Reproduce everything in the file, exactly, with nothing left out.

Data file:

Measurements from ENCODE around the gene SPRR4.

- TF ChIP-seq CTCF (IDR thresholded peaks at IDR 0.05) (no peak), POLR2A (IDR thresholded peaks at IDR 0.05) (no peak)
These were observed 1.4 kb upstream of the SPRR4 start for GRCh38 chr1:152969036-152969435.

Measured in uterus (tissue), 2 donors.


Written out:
Measurements from ENCODE around the gene SPRR4.

- TF ChIP-seq CTCF (IDR thresholded peaks at IDR 0.05) (no peak), POLR2A (IDR thresholded peaks at IDR 0.05) (no peak)
These were observed 1.4 kb upstream of the SPRR4 start for GRCh38 chr1:152969036-152969435.

Measured in uterus (tissue), 2 donors.